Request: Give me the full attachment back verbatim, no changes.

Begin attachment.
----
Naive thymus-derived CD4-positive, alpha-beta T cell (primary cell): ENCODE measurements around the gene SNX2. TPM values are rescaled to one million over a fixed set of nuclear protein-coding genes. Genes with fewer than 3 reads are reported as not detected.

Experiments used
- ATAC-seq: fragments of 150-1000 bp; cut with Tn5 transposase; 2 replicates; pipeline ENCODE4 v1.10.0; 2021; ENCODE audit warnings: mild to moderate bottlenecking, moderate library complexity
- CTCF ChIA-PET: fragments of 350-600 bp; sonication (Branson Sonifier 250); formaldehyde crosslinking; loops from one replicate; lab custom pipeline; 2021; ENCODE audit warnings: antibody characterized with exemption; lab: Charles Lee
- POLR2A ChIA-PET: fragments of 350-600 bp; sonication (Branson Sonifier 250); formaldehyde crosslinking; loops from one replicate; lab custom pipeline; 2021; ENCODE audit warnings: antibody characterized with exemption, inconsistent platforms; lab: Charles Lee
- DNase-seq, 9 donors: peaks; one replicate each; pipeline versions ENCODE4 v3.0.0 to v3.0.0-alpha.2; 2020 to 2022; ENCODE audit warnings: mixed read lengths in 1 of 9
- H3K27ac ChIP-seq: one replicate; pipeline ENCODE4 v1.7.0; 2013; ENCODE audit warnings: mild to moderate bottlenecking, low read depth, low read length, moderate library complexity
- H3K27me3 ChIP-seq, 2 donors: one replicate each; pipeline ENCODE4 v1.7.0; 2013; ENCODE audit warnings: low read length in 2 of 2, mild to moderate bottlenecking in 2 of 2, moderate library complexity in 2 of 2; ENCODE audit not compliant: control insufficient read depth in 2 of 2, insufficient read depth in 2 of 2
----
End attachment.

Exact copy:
Naive thymus-derived CD4-positive, alpha-beta T cell (primary cell): ENCODE measurements around the gene SNX2. TPM values are rescaled to one million over a fixed set of nuclear protein-coding genes. Genes with fewer than 3 reads are reported as not detected.

Experiments used
- ATAC-seq: fragments of 150-1000 bp; cut with Tn5 transposase; 2 replicates; pipeline ENCODE4 v1.10.0; 2021; ENCODE audit warnings: mild to moderate bottlenecking, moderate library complexity
- CTCF ChIA-PET: fragments of 350-600 bp; sonication (Branson Sonifier 250); formaldehyde crosslinking; loops from one replicate; lab custom pipeline; 2021; ENCODE audit warnings: antibody characterized with exemption; lab: Charles Lee
- POLR2A ChIA-PET: fragments of 350-600 bp; sonication (Branson Sonifier 250); formaldehyde crosslinking; loops from one replicate; lab custom pipeline; 2021; ENCODE audit warnings: antibody characterized with exemption, inconsistent platforms; lab: Charles Lee
- DNase-seq, 9 donors: peaks; one replicate each; pipeline versions ENCODE4 v3.0.0 to v3.0.0-alpha.2; 2020 to 2022; ENCODE audit warnings: mixed read lengths in 1 of 9
- H3K27ac ChIP-seq: one replicate; pipeline ENCODE4 v1.7.0; 2013; ENCODE audit warnings: mild to moderate bottlenecking, low read depth, low read length, moderate library complexity
- H3K27me3 ChIP-seq, 2 donors: one replicate each; pipeline ENCODE4 v1.7.0; 2013; ENCODE audit warnings: low read length in 2 of 2, mild to moderate bottlenecking in 2 of 2, moderate library complexity in 2 of 2; ENCODE audit not compliant: control insufficient read depth in 2 of 2, insufficient read depth in 2 of 2